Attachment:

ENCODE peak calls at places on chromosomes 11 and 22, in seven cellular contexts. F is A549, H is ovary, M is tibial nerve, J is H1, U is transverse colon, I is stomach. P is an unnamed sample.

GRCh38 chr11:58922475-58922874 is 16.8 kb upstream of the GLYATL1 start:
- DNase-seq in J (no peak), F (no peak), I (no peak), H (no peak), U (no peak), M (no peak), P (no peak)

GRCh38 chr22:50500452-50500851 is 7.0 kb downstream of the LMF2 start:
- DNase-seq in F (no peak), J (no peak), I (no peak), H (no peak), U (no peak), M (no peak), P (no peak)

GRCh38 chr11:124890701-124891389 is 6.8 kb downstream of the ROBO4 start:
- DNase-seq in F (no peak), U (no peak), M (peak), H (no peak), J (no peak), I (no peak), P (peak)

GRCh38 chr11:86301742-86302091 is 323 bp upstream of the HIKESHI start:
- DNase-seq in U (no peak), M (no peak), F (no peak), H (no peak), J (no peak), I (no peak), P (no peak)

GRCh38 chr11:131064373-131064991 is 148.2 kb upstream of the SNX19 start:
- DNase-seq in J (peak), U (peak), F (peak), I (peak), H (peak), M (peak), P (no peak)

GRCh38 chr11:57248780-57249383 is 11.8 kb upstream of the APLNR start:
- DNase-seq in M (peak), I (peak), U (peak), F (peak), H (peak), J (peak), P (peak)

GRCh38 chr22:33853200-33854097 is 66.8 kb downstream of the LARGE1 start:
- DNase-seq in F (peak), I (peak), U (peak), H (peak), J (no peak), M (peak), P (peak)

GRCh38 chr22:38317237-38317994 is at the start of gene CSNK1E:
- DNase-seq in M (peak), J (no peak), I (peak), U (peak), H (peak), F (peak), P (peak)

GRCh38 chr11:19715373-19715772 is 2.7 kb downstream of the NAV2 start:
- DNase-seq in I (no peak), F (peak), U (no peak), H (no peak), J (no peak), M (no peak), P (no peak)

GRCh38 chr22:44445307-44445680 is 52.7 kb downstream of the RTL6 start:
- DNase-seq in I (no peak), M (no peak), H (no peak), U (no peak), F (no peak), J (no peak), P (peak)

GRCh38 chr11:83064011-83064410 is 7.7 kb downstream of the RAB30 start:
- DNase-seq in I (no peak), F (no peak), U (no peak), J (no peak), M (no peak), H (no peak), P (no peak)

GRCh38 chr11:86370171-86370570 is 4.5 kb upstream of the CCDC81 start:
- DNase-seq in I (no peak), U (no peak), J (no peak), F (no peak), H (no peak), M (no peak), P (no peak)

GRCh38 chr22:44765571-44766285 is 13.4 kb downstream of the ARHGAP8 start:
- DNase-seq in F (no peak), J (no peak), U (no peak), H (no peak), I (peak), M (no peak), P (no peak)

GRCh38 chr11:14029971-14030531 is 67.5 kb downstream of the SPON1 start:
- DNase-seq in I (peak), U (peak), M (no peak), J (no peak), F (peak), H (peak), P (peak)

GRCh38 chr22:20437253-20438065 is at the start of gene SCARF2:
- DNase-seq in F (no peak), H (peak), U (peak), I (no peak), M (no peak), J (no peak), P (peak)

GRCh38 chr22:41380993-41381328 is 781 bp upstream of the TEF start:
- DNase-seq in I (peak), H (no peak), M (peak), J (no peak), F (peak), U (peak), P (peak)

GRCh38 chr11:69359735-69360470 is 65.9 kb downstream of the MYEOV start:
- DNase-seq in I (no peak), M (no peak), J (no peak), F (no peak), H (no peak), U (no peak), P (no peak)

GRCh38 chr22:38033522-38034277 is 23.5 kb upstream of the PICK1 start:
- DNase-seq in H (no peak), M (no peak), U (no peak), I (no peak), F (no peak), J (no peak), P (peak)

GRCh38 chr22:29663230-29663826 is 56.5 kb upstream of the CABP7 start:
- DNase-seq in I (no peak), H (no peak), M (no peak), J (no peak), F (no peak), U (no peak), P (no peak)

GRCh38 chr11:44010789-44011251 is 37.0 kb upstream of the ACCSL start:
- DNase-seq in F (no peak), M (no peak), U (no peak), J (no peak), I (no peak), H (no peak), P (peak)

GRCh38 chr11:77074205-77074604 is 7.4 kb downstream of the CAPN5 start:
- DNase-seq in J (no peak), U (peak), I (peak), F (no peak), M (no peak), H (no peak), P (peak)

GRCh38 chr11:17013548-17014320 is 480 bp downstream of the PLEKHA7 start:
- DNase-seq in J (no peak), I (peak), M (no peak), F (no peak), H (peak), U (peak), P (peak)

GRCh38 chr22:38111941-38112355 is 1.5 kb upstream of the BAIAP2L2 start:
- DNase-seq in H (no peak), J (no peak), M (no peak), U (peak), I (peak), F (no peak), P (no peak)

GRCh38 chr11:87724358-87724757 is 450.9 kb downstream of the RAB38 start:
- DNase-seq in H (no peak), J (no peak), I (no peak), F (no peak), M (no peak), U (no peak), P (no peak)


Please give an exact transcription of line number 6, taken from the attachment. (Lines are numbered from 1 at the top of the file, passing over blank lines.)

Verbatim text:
GRCh38 chr11:124890701-124891389 is 6.8 kb downstream of the ROBO4 start: